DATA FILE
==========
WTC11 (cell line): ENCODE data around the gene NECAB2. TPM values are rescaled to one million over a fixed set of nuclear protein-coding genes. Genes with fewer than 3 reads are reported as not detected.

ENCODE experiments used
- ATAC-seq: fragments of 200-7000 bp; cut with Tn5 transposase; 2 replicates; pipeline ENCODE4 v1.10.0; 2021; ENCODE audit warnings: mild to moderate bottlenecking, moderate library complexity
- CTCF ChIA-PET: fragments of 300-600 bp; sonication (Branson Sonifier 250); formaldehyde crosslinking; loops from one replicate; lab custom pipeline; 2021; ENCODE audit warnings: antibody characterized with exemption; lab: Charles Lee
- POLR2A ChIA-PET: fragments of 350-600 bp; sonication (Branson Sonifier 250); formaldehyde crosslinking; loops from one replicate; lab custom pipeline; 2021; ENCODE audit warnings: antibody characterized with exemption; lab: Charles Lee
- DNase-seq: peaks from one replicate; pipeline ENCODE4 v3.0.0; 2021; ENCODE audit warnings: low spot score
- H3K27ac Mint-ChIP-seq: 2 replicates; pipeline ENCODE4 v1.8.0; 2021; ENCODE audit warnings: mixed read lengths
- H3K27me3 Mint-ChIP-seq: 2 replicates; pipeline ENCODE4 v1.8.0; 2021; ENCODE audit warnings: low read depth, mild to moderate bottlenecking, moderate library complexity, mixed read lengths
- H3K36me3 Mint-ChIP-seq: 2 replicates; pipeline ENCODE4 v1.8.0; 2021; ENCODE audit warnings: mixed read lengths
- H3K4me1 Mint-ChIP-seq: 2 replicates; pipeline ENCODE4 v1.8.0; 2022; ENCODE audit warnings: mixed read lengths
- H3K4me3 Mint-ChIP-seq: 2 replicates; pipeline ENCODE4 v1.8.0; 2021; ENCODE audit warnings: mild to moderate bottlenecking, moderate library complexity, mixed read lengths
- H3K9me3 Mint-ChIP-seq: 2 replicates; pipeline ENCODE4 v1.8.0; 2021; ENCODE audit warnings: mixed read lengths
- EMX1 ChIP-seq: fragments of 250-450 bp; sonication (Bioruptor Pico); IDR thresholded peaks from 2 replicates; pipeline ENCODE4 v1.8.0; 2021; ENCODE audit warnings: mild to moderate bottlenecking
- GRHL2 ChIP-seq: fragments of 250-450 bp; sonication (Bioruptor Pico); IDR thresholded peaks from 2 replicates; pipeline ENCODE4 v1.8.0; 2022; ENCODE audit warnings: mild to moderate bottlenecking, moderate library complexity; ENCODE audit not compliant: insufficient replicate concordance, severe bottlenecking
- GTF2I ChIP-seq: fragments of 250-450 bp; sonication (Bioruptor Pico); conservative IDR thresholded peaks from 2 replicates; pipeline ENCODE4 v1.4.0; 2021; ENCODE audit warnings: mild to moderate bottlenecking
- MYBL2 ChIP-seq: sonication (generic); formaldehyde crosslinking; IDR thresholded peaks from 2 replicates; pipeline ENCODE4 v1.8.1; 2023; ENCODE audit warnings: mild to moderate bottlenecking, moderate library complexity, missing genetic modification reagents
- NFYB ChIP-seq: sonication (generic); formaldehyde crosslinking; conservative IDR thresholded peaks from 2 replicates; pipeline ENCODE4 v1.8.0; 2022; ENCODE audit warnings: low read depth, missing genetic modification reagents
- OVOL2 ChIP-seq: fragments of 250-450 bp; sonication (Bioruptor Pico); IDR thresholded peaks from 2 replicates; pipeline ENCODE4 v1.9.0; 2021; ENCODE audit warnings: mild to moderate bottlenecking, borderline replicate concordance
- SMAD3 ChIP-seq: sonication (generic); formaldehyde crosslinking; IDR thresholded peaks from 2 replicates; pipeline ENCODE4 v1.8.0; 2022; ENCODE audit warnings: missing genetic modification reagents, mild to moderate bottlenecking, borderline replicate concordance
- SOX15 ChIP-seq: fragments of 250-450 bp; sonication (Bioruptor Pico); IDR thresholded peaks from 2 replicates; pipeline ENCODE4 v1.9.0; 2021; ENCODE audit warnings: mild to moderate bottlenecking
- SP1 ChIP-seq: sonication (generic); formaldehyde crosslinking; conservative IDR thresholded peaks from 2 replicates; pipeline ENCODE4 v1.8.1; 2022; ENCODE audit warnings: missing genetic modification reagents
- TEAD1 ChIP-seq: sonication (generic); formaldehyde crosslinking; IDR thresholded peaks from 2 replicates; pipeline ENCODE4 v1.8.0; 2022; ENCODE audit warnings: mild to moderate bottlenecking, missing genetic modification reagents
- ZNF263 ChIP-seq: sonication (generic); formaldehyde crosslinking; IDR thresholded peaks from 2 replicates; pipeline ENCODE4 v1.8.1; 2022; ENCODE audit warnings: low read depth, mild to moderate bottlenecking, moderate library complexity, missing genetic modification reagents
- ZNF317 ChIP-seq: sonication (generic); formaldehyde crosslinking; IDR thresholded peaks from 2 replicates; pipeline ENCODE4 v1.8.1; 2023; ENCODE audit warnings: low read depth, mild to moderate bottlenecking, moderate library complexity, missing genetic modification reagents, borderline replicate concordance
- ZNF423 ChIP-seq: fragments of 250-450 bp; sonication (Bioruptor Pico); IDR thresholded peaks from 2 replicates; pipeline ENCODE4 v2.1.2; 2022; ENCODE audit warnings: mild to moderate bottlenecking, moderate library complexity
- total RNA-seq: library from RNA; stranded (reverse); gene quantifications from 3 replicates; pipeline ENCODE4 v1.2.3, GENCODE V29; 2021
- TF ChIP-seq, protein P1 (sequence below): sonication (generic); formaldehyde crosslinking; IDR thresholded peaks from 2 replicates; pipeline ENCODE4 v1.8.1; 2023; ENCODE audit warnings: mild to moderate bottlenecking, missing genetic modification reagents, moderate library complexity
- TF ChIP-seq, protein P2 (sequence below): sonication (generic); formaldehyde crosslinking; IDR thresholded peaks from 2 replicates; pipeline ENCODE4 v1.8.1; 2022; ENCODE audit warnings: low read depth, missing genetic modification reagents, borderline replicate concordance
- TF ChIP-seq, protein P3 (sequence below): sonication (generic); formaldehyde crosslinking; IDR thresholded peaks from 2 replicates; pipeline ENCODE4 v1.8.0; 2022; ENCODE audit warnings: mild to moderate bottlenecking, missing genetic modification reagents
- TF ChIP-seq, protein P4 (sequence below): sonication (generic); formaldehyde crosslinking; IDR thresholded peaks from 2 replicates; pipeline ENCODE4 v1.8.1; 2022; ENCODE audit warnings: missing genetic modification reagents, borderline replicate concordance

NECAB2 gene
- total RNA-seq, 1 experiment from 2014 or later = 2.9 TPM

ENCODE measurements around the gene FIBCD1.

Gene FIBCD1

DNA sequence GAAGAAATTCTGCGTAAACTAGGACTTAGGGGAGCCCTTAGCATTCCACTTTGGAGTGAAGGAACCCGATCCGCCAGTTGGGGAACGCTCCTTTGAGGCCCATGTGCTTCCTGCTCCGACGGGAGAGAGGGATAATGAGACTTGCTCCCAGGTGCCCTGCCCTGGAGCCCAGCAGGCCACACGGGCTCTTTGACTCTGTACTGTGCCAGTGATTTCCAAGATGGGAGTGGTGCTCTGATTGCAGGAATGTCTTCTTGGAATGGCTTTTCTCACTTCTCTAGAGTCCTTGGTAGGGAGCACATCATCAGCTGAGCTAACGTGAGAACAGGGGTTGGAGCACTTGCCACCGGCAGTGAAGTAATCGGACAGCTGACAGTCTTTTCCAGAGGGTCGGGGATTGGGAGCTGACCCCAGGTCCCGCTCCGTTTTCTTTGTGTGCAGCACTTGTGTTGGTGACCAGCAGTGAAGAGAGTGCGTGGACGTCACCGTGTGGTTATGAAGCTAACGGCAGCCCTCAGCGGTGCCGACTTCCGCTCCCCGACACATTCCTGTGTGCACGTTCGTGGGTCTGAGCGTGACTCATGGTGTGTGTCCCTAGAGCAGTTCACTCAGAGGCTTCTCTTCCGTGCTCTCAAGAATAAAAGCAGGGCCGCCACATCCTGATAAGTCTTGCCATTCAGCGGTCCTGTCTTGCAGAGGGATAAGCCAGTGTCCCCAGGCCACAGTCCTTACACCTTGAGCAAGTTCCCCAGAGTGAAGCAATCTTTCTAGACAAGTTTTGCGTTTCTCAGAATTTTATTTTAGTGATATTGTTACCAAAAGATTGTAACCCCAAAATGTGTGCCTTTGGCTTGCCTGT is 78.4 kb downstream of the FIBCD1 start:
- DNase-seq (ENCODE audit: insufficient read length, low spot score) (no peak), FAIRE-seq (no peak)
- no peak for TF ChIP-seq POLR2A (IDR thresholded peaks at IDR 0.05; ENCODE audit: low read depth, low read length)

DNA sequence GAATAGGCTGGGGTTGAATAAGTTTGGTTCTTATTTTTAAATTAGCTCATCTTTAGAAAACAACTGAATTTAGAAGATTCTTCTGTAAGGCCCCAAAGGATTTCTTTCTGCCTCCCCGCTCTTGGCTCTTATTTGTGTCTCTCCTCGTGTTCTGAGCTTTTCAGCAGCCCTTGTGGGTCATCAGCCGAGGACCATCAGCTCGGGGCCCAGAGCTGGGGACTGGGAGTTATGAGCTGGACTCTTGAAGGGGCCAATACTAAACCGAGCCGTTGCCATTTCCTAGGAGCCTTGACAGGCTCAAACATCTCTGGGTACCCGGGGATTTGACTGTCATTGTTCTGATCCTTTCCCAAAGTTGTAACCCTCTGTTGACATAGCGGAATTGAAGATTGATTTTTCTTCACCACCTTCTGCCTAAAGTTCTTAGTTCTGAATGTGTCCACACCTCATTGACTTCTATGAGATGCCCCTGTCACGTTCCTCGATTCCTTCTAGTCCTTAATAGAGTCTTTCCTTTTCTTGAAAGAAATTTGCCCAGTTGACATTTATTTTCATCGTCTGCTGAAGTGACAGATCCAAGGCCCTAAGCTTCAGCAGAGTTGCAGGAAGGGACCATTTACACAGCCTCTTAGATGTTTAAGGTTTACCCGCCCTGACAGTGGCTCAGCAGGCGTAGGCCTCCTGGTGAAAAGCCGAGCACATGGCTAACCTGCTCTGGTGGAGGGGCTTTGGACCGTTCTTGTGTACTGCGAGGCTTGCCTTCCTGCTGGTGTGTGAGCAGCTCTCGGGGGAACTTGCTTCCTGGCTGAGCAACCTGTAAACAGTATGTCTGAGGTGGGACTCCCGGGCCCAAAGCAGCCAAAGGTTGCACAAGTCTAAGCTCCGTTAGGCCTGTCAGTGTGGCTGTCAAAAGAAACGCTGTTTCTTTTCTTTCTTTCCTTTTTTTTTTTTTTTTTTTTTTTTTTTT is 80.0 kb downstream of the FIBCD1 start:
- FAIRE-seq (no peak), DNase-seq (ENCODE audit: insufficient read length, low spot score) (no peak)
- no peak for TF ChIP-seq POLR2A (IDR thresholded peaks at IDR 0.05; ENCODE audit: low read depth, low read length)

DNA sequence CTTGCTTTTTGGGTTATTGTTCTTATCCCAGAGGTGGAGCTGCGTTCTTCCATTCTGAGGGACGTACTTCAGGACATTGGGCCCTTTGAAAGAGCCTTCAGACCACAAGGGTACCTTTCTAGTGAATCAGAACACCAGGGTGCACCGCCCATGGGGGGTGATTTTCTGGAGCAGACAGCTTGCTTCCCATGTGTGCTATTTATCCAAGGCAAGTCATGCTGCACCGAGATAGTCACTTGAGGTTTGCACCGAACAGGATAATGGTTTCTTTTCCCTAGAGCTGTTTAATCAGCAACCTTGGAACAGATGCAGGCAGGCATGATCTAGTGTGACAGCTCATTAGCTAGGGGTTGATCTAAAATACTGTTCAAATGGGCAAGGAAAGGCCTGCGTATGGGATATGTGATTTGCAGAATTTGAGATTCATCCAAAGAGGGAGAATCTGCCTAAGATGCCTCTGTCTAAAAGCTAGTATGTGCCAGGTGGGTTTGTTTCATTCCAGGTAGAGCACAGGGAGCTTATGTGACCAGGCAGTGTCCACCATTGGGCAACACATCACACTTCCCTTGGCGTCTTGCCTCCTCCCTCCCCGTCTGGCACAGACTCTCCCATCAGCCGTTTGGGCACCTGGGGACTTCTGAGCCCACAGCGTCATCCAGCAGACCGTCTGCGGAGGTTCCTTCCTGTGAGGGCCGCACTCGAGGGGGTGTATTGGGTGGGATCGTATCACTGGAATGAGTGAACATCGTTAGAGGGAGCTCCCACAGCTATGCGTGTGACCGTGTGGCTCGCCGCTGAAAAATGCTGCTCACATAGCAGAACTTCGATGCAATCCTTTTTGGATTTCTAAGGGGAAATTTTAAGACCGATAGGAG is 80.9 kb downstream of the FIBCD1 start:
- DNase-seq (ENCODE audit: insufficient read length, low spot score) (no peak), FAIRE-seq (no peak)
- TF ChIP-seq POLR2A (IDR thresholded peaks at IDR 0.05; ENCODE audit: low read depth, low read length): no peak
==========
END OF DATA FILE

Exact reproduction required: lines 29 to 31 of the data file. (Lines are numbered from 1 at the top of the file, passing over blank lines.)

- TF ChIP-seq, protein P3 (sequence below): sonication (generic); formaldehyde crosslinking; IDR thresholded peaks from 2 replicates; pipeline ENCODE4 v1.8.0; 2022; ENCODE audit warnings: mild to moderate bottlenecking, missing genetic modification reagents
- TF ChIP-seq, protein P4 (sequence below): sonication (generic); formaldehyde crosslinking; IDR thresholded peaks from 2 replicates; pipeline ENCODE4 v1.8.1; 2022; ENCODE audit warnings: missing genetic modification reagents, borderline replicate concordance

NECAB2 gene